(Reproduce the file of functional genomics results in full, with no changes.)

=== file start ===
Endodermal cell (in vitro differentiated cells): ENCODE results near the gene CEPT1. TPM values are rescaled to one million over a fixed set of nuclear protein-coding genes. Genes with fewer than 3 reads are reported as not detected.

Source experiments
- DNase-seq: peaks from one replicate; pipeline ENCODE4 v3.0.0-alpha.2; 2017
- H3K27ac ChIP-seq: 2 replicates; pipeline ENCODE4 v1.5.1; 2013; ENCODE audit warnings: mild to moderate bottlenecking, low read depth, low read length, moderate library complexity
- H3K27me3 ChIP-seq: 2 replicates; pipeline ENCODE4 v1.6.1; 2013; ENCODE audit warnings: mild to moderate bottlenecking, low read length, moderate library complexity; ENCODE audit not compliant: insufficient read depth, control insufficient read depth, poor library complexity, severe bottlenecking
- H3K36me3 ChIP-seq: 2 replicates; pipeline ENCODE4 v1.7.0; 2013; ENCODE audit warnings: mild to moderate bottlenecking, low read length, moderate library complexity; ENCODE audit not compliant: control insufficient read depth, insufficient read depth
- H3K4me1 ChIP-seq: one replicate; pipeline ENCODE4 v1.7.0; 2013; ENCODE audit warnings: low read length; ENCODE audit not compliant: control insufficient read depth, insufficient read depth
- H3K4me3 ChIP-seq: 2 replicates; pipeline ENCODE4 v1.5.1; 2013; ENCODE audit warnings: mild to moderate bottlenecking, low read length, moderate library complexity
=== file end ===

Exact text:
Endodermal cell (in vitro differentiated cells): ENCODE results near the gene CEPT1. TPM values are rescaled to one million over a fixed set of nuclear protein-coding genes. Genes with fewer than 3 reads are reported as not detected.

Source experiments
- DNase-seq: peaks from one replicate; pipeline ENCODE4 v3.0.0-alpha.2; 2017
- H3K27ac ChIP-seq: 2 replicates; pipeline ENCODE4 v1.5.1; 2013; ENCODE audit warnings: mild to moderate bottlenecking, low read depth, low read length, moderate library complexity
- H3K27me3 ChIP-seq: 2 replicates; pipeline ENCODE4 v1.6.1; 2013; ENCODE audit warnings: mild to moderate bottlenecking, low read length, moderate library complexity; ENCODE audit not compliant: insufficient read depth, control insufficient read depth, poor library complexity, severe bottlenecking
- H3K36me3 ChIP-seq: 2 replicates; pipeline ENCODE4 v1.7.0; 2013; ENCODE audit warnings: mild to moderate bottlenecking, low read length, moderate library complexity; ENCODE audit not compliant: control insufficient read depth, insufficient read depth
- H3K4me1 ChIP-seq: one replicate; pipeline ENCODE4 v1.7.0; 2013; ENCODE audit warnings: low read length; ENCODE audit not compliant: control insufficient read depth, insufficient read depth
- H3K4me3 ChIP-seq: 2 replicates; pipeline ENCODE4 v1.5.1; 2013; ENCODE audit warnings: mild to moderate bottlenecking, low read length, moderate library complexity